“The system gives us a central place to consolidate our information,” says Long, and it has provided Kimberly-Clark with some key controls and audit evidence, an area where there had previously been deficiencies. “BlackLine gives us full visibility and transparency of our reconciliation process, with evidence of preparation, approval and review processes,” he says, “and the fact that we can genuinely prove that people are preparing and configuring reconciliations has given us a great level of comfort in our business.” Automating the monthly and quarterly reconciliation of 25,000 general ledger accounts is also more efficient. “We’ve saved somewhere in the region of 14,000 man hours on reconcilations for Kimberly-Clark global,” says Long.

Przemyslaw Seroka is now the CFO at SMT SA, a business software producer and outsourcing specialist, but when he was the financial systems development manager at Empik Media and Fashion SA he used Oracle Hyperion applications to improve financial reporting and cut the time required for this; something he explains by citing the key performance indicators (KPIs) selected to measure success. The first KPI was the amount of time required for data preparation. “We managed to completely shift the percentage of time required,” he recalls, from 10% of the time spent on data analysis and 90% of time for data preparation, to 10% of time for data preparation and 90% of time for analysis.

The second KPI was the time taken to produce monthly reporting packs. “It used to take around four days and it was cut down to around 30 minutes,” which he attributes to the combined use of Oracle Hyperion Financial Management and Oracle Hyperion Financial Data Quality Management (which helps companies to standardise financial management processes using web-based workflow). It was a system implementation Seroka learned a lot from. “At the start of the process, people were reluctant,” he recalls, until they realised that they were not just getting more spreadsheets. “Then, when they see how much power and flexibility the system brings, their information needs grow and they start generating more and more reports,” he says.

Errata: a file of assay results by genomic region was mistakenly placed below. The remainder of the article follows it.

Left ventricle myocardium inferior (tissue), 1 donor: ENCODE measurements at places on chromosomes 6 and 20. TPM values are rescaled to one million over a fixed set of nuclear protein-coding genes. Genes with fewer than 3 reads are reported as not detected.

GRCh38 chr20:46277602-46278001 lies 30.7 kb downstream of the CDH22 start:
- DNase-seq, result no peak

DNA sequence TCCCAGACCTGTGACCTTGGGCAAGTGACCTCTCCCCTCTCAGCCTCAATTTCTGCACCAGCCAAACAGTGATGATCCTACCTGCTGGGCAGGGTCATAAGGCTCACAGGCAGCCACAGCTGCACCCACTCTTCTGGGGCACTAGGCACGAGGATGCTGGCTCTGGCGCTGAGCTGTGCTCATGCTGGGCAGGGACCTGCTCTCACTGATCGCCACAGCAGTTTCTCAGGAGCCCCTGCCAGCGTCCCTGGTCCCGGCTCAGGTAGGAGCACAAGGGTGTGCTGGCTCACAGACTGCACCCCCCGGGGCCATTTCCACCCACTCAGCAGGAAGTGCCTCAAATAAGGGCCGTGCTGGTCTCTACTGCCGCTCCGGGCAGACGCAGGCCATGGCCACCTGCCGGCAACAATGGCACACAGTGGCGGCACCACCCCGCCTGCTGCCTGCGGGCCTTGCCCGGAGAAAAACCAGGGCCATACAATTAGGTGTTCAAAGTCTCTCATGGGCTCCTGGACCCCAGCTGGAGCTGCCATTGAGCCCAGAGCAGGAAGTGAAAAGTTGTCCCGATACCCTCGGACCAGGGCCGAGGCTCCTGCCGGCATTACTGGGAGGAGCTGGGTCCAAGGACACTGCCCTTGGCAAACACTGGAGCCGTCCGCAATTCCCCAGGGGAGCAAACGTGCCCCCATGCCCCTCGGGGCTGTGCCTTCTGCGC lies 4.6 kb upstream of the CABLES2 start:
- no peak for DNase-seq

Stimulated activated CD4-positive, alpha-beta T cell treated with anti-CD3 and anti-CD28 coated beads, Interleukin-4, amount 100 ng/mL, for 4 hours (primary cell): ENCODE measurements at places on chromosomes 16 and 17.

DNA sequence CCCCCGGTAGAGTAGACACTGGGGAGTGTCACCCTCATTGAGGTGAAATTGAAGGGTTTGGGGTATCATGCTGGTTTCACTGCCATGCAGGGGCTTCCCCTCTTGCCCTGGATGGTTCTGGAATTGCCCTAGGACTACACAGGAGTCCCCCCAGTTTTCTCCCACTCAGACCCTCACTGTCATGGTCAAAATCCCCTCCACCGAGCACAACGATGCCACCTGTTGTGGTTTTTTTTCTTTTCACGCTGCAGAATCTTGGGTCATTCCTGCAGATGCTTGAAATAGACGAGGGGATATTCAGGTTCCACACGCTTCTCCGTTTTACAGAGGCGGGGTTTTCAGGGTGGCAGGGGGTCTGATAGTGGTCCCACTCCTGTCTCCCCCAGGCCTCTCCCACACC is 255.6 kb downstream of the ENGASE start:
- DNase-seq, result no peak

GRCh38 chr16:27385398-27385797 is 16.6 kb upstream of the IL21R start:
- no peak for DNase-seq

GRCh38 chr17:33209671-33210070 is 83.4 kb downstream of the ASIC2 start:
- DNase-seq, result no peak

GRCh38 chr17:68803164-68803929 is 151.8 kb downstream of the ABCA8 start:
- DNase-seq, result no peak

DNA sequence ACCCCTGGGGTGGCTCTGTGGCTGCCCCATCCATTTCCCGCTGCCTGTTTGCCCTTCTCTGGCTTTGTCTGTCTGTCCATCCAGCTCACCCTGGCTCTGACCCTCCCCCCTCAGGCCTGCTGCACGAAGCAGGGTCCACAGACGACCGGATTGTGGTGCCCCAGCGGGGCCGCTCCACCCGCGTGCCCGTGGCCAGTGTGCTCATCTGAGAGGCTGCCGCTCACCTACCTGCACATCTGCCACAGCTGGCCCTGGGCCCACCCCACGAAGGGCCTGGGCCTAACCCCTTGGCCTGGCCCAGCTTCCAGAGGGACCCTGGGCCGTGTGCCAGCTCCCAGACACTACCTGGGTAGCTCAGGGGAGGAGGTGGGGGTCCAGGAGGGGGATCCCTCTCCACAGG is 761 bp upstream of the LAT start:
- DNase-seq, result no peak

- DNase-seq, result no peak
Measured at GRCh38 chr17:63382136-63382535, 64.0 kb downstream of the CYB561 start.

The financial close can also be made more efficient and effective by using technology to automate parts of the financial close process in a way that makes it easier for those involved to collaborate and communicate - as well as giving them better visibility into their close processes. RTI Metals has been using an accelerated financial reporting module (AFRM) from Hyland Software and Silicon Valley Accountants to get people more engaged in the financial close process. “AFRM works by taking all of those closed processes that we used to have to have in a notebook, in an Excel file, or taped on somebody’s filing cabinet, and putting them into a database that has visibility to all of our users,” says Brian Vondran, corporate controller at RTI Metals

“All of those closing tasks and all those closing journal entries are now in AFRM,” says Vondran, in a centralised repository, which is used with alerts and emails to give everyone involved the insight they need into the close process. “You don’t have to wait for team members to update the checklist, or for a close meeting to get status updates,” he says, as every step of a process monitored. The controller, the CFO and various other managers can see where they are in the close process at any given time and the people in finance always knows what they need to do to complete it. “Before we used AFRM our close process was what I would consider a dark process,” says Vondran, “now everyone has much greater visibility.”

If none of this echoes your financial close experiences, now might be a good time to revisit financial control and automation tools. “They can reduce the time and resources required to execute the month-end closing, balance sheet reconciliation and other financial processes. Many can be deployed across multiple core applications, enabling organisations with a heterogeneous financial application landscape to improve and better control their finance processes without major investment in the underlying applications,” says the Gartner report. “If your current close and other financial processes are manual and rely on spreadsheets, evaluate within the next 12 months” it suggests, “and look for solutions that will enable finance to improve both controls and process effectiveness.”